What is recourse factoring?

When making decisions, a business should consider all the potential long-term and short-term effects on the business, not only to keep thriving in the market but also to grow, succeed, and accrue competitive advantages. It is common for businesses to continuously look for funding solutions to fulfill their orders, smoothly run their operations, and maintain and gain market shares in the business world.

Traditionally, a bank loan is the first solution to get additional working capital for a business. Nonetheless, most businesses are not eligible for a bank loan, mainly when they have not existed long enough on the market. Luckily, several alternative financing solutions are less traditional. They can help these businesses get the funds to support their cash flow. Factoring is one of the most common financing solutions businesses seek when they cannot get a bank loan. It is both simpler to qualify for and faster to finance their immediate needs.

What is factoring?

In simple words, factoring is a financial service in which the business entity trades its unpaid invoices and debts to a third party at a discount to raise funds. In due time, the factor, a.k.a factoring company, receives payment from the end clients and returns the balance to the business client. Such balance already deducts the already service fees and procured amount. Thus, factoring supports companies to retain continuously available steady cash flow and allows them to make excessive use of growth opportunities. There are many types of factoring services. One among them is recourse factoring.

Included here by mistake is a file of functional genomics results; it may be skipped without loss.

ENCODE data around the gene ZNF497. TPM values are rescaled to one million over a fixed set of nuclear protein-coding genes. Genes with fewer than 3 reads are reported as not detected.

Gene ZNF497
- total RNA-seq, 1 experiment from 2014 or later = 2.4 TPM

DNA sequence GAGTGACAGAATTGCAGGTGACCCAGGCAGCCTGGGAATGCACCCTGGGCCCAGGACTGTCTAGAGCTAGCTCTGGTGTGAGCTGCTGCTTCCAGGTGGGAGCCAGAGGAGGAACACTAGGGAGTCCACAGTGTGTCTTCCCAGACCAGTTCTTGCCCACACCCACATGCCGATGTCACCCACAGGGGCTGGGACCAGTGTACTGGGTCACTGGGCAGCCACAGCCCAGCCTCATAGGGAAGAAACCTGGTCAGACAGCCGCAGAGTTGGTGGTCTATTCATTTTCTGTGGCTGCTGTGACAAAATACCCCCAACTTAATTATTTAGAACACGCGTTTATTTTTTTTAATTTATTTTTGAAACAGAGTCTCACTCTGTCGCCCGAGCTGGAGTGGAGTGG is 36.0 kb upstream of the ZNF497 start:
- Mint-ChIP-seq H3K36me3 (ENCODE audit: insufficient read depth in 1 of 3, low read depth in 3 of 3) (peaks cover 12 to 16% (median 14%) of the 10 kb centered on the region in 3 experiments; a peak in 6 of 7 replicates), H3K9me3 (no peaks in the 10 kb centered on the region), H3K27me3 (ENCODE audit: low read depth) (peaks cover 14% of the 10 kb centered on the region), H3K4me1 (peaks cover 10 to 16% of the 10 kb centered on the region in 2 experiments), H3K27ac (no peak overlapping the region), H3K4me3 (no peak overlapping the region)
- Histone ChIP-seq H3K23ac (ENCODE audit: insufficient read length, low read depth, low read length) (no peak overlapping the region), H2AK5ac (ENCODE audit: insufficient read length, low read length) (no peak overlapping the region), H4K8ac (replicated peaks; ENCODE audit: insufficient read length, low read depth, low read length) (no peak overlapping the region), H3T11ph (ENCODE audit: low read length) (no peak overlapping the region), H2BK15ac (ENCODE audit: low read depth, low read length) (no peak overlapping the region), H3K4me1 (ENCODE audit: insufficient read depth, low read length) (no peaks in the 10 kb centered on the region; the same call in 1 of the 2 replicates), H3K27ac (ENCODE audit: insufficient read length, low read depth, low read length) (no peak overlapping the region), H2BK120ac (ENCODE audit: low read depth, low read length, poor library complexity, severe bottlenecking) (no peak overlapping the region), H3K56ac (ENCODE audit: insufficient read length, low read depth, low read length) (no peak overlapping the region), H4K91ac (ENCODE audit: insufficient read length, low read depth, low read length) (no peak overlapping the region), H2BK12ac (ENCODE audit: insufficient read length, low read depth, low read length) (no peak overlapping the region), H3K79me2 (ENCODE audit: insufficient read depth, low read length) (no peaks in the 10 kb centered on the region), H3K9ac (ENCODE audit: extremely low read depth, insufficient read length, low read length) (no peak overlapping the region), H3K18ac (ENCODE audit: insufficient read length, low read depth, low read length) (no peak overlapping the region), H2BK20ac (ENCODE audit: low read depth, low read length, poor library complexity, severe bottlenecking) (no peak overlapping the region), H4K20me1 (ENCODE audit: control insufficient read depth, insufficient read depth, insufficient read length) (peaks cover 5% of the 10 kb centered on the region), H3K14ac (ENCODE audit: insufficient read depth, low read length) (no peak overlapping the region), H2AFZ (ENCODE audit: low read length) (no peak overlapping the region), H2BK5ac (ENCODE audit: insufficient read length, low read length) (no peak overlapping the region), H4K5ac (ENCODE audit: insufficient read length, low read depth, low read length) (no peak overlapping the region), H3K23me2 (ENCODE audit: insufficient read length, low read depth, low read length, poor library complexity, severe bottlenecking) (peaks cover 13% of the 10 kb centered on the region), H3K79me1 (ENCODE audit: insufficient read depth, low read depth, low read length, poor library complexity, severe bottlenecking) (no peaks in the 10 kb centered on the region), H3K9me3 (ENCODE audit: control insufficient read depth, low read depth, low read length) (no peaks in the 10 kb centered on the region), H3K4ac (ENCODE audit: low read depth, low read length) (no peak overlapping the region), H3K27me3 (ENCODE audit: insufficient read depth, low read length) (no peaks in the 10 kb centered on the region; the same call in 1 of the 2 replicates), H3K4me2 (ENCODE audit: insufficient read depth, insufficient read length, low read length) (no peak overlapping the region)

What is recourse factoring?

Recourse makes up 88-percent of the AR financing market, following the International Factoring Association. Generally, recourse factoring is an agreement between you and your factoring company. In a recourse factoring, the company is accountable for recovering the cost of any invoices your liable clients fail to pay. Indicating, if your client does not pay the invoice by a particular date, the factoring company can reimburse that invoice with another good invoice or charge that invoice back to you. In some situations, this is the same as a business line of credit from a bank where a borrowing base is one of the loan qualifications. Suppose an invoice becomes unpaid, for instance, longer than ninety days. In that case, a bank will not let you borrow against it, or a factoring company will ask you to substitute either the advanced funds or provide another good unfunded invoice.

How does recourse factoring work?

With recourse factoring, there is what is called a recourse period. This could be ninety days from the end of the month in which the invoice was raised, for instance. This indicates that if you raise an invoice today, 27th September, the end of the month (30th September), plus ninety days would be 29th November. Thus, if the debtor had not paid their invoice, dated 27th September, by 29th November, you will repay the finance to the factor.

What is the definition of non-recourse factoring?